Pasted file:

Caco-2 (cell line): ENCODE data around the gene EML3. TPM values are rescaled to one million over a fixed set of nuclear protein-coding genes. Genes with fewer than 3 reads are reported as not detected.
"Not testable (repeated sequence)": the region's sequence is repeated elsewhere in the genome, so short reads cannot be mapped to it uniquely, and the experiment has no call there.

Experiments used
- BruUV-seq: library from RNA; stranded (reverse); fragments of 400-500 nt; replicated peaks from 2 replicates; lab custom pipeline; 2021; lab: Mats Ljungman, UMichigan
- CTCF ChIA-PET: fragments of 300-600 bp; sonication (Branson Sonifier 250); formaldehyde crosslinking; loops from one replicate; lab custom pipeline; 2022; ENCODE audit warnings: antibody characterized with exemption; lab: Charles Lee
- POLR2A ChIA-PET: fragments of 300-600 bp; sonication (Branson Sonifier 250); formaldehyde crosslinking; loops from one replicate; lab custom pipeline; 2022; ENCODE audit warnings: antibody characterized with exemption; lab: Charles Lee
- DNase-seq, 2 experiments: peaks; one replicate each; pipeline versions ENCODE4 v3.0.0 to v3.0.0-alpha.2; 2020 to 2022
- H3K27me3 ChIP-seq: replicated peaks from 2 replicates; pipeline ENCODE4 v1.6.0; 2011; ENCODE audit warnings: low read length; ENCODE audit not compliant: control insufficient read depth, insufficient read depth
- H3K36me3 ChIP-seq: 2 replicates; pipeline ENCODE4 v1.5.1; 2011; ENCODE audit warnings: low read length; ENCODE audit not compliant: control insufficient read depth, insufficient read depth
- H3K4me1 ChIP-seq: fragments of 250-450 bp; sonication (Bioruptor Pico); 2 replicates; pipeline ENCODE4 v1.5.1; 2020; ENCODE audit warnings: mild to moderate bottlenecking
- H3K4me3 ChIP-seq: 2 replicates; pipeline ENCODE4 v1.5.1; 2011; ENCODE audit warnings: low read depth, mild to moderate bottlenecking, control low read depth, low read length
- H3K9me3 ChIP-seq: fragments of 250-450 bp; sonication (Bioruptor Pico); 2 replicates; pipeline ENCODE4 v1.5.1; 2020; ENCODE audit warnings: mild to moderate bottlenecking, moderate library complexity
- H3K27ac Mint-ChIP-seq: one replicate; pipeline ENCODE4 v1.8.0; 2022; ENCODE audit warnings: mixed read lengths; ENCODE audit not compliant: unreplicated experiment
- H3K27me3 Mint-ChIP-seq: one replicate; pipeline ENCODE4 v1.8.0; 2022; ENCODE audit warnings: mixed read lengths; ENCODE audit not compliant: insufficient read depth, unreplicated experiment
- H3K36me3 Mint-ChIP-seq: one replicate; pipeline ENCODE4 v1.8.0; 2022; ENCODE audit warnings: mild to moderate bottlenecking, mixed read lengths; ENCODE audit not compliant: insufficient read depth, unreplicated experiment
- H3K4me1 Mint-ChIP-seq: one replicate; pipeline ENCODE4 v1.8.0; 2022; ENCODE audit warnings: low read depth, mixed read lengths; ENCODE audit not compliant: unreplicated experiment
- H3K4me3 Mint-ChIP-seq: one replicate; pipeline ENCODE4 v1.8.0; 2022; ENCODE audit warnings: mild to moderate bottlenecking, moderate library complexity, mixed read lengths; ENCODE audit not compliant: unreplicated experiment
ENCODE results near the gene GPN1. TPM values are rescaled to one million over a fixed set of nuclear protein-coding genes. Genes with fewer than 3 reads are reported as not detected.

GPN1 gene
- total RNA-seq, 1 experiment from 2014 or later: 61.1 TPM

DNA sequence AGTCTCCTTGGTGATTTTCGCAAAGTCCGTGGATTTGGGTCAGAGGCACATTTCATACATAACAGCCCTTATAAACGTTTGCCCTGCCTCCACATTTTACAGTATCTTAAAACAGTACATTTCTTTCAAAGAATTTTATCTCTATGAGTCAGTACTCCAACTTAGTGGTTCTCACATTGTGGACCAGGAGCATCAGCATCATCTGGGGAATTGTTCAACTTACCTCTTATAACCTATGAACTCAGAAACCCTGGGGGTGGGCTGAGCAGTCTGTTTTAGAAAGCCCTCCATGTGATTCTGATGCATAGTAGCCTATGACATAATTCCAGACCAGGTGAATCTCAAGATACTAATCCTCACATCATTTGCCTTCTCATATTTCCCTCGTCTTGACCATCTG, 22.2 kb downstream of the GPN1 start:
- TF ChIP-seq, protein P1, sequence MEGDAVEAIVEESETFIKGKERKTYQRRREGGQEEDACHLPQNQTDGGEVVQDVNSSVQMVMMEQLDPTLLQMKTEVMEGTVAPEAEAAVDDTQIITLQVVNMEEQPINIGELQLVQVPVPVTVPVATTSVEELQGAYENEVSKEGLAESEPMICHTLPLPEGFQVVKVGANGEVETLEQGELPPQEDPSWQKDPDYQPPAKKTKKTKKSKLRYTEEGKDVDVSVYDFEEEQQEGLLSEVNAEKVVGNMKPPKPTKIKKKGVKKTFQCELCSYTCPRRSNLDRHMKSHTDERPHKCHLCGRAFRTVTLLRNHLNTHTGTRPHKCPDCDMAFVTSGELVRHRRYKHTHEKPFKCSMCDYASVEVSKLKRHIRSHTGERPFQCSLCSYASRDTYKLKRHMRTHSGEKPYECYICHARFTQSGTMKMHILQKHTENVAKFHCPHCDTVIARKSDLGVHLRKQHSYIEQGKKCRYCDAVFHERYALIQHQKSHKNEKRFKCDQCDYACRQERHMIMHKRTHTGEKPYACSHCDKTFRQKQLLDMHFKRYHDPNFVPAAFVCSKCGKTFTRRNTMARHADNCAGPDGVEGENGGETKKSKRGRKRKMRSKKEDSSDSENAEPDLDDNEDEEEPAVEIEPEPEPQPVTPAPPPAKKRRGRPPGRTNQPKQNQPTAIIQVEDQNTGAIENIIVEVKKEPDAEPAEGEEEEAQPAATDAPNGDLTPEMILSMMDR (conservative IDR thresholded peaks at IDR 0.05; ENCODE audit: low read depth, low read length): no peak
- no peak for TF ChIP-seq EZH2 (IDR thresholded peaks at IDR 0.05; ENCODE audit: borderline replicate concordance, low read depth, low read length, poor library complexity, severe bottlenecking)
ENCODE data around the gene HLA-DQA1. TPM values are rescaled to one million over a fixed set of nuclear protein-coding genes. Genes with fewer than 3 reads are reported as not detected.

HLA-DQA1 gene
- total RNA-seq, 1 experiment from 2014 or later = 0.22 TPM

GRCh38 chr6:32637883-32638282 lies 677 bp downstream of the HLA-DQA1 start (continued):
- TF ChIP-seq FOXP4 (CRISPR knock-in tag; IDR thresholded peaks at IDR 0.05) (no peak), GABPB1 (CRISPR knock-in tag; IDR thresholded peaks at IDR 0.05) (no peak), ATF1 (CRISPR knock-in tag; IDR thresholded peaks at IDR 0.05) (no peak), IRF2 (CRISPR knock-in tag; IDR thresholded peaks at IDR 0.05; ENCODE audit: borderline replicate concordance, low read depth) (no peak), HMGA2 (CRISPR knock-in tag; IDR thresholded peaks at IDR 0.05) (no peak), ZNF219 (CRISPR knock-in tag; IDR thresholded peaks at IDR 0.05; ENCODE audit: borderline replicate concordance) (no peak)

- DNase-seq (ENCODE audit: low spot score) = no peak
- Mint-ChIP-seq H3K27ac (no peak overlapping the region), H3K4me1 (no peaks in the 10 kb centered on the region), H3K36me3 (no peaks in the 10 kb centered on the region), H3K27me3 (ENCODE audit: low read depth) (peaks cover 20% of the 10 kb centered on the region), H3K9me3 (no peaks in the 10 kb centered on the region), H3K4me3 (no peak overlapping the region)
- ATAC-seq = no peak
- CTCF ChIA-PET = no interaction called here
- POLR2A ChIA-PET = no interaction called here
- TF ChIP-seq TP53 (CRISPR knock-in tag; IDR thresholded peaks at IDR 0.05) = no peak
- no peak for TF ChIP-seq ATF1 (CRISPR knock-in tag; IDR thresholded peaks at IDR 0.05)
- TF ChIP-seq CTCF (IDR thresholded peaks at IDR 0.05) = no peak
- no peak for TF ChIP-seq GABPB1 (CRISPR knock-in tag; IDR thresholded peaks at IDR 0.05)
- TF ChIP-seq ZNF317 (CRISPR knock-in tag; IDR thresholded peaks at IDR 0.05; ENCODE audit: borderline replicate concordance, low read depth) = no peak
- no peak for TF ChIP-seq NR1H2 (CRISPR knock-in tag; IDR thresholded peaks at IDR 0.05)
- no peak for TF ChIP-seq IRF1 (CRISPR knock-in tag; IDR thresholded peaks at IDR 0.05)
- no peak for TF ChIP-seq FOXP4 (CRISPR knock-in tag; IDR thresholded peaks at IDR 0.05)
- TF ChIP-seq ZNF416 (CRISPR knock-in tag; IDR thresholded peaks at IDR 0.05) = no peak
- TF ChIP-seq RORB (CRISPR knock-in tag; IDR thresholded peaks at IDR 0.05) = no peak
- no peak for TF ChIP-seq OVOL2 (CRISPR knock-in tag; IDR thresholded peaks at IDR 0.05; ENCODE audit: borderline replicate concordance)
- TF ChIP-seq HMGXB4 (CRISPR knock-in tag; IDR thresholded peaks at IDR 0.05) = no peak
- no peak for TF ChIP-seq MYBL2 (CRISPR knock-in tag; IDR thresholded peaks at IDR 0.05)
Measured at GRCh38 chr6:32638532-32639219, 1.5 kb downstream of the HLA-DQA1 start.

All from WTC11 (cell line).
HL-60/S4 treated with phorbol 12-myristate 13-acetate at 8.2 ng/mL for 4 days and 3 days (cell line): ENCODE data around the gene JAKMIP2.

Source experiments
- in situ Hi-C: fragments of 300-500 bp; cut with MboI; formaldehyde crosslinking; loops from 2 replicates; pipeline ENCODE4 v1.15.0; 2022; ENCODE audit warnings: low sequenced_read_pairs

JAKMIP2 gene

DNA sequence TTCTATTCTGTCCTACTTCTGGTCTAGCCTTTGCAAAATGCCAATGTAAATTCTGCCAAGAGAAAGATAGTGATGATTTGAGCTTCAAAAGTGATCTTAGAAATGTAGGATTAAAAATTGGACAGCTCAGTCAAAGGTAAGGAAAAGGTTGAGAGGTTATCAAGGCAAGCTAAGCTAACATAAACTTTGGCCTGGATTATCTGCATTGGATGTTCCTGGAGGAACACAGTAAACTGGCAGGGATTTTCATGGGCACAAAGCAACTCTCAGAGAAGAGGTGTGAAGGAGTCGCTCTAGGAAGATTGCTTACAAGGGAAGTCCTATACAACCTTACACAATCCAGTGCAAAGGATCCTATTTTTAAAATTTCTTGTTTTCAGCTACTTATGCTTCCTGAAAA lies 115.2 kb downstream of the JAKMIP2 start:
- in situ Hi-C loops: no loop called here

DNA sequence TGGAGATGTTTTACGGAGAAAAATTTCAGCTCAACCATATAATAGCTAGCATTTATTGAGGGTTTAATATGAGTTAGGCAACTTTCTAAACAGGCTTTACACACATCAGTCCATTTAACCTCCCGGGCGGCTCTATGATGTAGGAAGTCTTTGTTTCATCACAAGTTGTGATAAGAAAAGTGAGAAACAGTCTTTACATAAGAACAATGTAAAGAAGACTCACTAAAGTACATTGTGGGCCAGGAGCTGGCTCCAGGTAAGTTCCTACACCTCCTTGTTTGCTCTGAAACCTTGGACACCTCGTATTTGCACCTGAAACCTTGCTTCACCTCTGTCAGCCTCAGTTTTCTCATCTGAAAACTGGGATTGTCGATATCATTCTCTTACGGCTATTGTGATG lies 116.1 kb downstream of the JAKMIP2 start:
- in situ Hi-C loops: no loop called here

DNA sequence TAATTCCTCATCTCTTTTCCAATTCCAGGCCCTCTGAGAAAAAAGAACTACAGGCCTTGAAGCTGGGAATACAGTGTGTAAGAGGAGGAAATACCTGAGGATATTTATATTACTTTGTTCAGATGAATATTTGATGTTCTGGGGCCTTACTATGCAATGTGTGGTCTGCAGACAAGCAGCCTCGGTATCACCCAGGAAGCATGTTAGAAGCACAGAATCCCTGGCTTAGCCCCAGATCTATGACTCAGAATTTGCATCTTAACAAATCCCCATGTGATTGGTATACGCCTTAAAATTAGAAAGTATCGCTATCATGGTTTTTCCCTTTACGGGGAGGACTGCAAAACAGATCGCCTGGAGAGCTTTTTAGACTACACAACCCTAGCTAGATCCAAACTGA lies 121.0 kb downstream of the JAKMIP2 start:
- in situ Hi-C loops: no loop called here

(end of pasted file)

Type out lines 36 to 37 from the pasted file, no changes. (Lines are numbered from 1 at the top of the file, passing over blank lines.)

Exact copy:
- TF ChIP-seq CTCF (IDR thresholded peaks at IDR 0.05) = no peak
- no peak for TF ChIP-seq GABPB1 (CRISPR knock-in tag; IDR thresholded peaks at IDR 0.05)